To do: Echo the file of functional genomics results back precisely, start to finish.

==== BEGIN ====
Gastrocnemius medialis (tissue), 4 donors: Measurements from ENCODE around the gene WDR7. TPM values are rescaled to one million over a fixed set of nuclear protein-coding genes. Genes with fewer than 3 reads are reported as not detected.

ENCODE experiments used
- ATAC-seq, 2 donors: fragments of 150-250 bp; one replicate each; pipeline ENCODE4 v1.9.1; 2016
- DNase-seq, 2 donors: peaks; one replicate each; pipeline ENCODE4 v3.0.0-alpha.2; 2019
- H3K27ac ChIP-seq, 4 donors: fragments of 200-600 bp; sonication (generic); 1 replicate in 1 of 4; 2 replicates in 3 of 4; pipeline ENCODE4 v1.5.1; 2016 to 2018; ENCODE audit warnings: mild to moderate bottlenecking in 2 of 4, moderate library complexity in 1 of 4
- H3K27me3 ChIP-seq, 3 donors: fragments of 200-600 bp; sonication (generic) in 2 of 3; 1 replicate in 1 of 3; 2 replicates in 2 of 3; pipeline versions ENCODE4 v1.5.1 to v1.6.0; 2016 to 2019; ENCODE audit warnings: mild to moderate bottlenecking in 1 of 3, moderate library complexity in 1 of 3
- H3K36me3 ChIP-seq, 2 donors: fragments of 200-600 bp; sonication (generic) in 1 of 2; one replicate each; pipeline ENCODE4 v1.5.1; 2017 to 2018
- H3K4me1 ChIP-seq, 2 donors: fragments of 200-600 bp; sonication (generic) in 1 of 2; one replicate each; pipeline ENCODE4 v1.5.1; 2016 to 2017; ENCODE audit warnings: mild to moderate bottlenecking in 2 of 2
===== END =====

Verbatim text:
Gastrocnemius medialis (tissue), 4 donors: Measurements from ENCODE around the gene WDR7. TPM values are rescaled to one million over a fixed set of nuclear protein-coding genes. Genes with fewer than 3 reads are reported as not detected.

ENCODE experiments used
- ATAC-seq, 2 donors: fragments of 150-250 bp; one replicate each; pipeline ENCODE4 v1.9.1; 2016
- DNase-seq, 2 donors: peaks; one replicate each; pipeline ENCODE4 v3.0.0-alpha.2; 2019
- H3K27ac ChIP-seq, 4 donors: fragments of 200-600 bp; sonication (generic); 1 replicate in 1 of 4; 2 replicates in 3 of 4; pipeline ENCODE4 v1.5.1; 2016 to 2018; ENCODE audit warnings: mild to moderate bottlenecking in 2 of 4, moderate library complexity in 1 of 4
- H3K27me3 ChIP-seq, 3 donors: fragments of 200-600 bp; sonication (generic) in 2 of 3; 1 replicate in 1 of 3; 2 replicates in 2 of 3; pipeline versions ENCODE4 v1.5.1 to v1.6.0; 2016 to 2019; ENCODE audit warnings: mild to moderate bottlenecking in 1 of 3, moderate library complexity in 1 of 3
- H3K36me3 ChIP-seq, 2 donors: fragments of 200-600 bp; sonication (generic) in 1 of 2; one replicate each; pipeline ENCODE4 v1.5.1; 2017 to 2018
- H3K4me1 ChIP-seq, 2 donors: fragments of 200-600 bp; sonication (generic) in 1 of 2; one replicate each; pipeline ENCODE4 v1.5.1; 2016 to 2017; ENCODE audit warnings: mild to moderate bottlenecking in 2 of 2